Part 2: Local Brand Planners – Put the Moose on the Table
This month’s blog is focused on local brand planners – leaders and cross-functional team contributors – who have an important job to do in translating global and / or regional strategic guidance and plans at a local level.
There are inherent tensions in this endeavour: – on one side, the global team wants to ensure their carefully researched strategies and global programmes achieve global reach and deliver a consistent brand and customer experience. From the local team’s perspective, they have to grapple with to grapple with local market / access / customer / competitor differences, a complex picture which often doesn’t closely resemble that global vision.
So how do you get started on local brand planning for a pharma or biotech brand?
Step 1: Plan the plan
- Check you know your company’s brand and financial brand planning timeline, process, frameworks and expectations – some companies have a very structured process and others are less so.
- Assemble your cross-functional team and plan contributors including your trusted agency partners who can input to strategy and can therefore create better solutions for your team and brand. Engage professional training or facilitation help for your brand planning working sessions if needed – they (we!) can provide invaluable help in tackling the big strategic challenges, gaining team alignment and support for the overall process.
- Create a ‘Brand Plan Plan’ – define a series of working sessions, assign roles, mini-deadlines to get you and your team to where you need to be at the right time. You may need to deprioritise some operational activities or delegate them.
In my work with client teams across the industry, I am often asked for brand planning ‘hacks’, quick tricks and short cuts to creating a great local brand plan. This is a tough ask, but there are a few tips:
- Invest in your cross-functional brand team so that they are skilled in the company brand planning framework, process and fully commit to their role in delivering a strong brand plan.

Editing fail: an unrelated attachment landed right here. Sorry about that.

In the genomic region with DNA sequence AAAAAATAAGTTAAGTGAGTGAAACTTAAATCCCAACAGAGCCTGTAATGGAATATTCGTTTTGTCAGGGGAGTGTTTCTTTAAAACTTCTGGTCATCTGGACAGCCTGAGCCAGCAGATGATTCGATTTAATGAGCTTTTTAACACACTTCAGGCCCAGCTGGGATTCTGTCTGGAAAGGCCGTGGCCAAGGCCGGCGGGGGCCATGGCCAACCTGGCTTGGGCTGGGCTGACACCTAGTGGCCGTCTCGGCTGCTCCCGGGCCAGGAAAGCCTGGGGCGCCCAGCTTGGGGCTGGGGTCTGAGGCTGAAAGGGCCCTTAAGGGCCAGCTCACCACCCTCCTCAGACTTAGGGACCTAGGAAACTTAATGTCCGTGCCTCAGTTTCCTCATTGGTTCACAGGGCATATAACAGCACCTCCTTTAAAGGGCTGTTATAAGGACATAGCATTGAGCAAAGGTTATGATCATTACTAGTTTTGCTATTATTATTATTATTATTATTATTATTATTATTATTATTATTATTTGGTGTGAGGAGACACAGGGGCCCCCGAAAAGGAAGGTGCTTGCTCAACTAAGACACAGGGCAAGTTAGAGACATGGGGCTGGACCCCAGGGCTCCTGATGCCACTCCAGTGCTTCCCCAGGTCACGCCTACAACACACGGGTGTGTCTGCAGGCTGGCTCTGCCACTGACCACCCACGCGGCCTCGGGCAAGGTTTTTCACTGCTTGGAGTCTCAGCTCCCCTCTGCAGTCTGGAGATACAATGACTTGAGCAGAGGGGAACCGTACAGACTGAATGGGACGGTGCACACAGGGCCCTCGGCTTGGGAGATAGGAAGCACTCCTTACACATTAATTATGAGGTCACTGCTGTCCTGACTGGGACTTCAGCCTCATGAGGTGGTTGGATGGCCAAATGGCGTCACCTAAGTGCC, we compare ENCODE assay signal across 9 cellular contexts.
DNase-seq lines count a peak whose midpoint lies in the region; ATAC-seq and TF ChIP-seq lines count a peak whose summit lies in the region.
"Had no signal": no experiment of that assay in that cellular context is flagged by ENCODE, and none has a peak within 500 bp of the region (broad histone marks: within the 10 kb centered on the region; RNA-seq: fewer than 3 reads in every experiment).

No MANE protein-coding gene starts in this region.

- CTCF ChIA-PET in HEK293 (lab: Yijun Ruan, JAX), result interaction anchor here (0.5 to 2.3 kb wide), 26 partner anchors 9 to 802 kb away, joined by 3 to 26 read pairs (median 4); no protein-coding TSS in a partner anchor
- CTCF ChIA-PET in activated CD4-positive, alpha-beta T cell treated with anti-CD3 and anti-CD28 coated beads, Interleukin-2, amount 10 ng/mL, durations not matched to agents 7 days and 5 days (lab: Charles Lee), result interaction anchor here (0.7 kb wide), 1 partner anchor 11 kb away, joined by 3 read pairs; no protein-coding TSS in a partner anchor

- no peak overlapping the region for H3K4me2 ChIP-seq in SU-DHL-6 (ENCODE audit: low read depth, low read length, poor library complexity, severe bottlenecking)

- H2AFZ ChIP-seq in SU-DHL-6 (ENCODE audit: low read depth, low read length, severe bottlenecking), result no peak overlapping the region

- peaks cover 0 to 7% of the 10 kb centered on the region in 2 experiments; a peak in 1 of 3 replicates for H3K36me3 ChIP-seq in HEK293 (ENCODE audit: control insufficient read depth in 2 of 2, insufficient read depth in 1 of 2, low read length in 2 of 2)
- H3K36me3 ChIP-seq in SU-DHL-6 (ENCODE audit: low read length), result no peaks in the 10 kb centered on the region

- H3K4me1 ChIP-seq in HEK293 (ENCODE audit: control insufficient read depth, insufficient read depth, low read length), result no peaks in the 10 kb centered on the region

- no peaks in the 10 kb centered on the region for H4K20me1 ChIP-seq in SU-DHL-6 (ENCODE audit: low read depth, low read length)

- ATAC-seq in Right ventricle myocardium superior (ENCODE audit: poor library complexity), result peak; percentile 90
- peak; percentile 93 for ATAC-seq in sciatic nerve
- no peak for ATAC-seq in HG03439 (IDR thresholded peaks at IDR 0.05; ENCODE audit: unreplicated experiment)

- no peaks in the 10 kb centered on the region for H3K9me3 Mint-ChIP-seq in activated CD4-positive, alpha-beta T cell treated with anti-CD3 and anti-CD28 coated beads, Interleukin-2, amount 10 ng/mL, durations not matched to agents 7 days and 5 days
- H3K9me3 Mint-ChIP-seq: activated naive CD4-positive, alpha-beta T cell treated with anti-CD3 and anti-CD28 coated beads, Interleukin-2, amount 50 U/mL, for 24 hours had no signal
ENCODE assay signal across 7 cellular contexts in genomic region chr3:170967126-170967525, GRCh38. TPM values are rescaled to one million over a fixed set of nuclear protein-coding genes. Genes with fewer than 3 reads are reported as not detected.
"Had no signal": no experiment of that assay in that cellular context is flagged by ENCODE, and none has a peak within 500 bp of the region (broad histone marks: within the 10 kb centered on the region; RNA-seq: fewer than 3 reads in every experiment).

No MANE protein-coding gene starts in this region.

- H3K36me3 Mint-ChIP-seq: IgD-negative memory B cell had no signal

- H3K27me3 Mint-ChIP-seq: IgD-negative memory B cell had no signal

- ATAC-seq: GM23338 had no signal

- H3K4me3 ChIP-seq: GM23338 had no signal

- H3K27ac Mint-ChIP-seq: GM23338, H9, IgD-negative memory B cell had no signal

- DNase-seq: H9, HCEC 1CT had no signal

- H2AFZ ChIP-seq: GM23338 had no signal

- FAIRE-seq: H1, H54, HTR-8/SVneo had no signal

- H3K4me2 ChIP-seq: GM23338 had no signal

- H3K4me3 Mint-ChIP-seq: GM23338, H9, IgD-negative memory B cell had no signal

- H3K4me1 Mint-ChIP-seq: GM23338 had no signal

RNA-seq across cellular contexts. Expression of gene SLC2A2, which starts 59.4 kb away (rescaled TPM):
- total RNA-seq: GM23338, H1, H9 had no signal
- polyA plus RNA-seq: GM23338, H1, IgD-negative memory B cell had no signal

- Allocate short time slots to do some uninterrupted thinking on the key questions to tackle, the big strategic questions, collating creative ideas.
- Write up your brand plan ‘story’ on one page – what intuitively is the story you want to tell about your local market, your brand, about the challenges you face and how you will tackle them. It doesn’t matter if this isn’t perfect, but this will give you a compass and a starting point. If you had to, how would you create you brand plan on one page – it can be done!
Step 2: Gather your analysis and insights
- The first question to ask is what’s changed since your last plan – what’s different about what you know about the environment, competitors, customers and your brand performance?
- Next, what are the implications for this year’s brand plan? Be honest; if you are doing well, could you be doing better? If you are not doing well, how could you do better? As one pharma company says ‘Put the moose on the table!’ This is the time to ask tough questions.
- As a team, work through all your latest performance data, market research and observational data to form the latest view of the market. This is a great time to list the questions and information gaps you have and fill as many as you can.
- Now start to ask the question ‘why’ again and again as you review your analysis and create an insight map of the key insights by patient / physician / payer. Don’t rely on global research and insights – these need to resonate at the heart of local patients / physicians / payers and be better than the competition. Create an insight map for each key customer and add to it as you build on your collective team knowledge.
Step 3: Create a robust situational analysis and SWOT
- The best tip here is not to ‘wallow in analysis’ – what are the top 10 charts and pieces of analysis that show what is happening in your market and that you are going to use in your brand plan? No 100 slide decks of research and or performance data here!
- A SWOT working session is a great cross-functional team activity but worth engaging a strong facilitator to ensure the integrity of the SWOT is adhered to. It’s easy to create a mediocre SWOT by committee. This is the platform for your whole brand plan, so do ensure the points are prioritised, specifically articulated and represent a true picture of your market position – your SWOT may be imbalanced in one or more quadrants.
- Having created your SWOT, it’s worth moving forward with the 3-4 key implications that you will take forward to address in your strategies. Consider this as a funnel – what are the most important SWOT issues to bring forward and act as the logic backbone to your whole brand plan.
Need a break? Take a break as the next phase of your brand plan is even more important to your future brand plan performance.
With a strong SWOT and resulting key issues and strategic implications, the ‘so what’s’, you should now be ready to tackle the objectives, strategic mix and segmentation, targeting and positioning.
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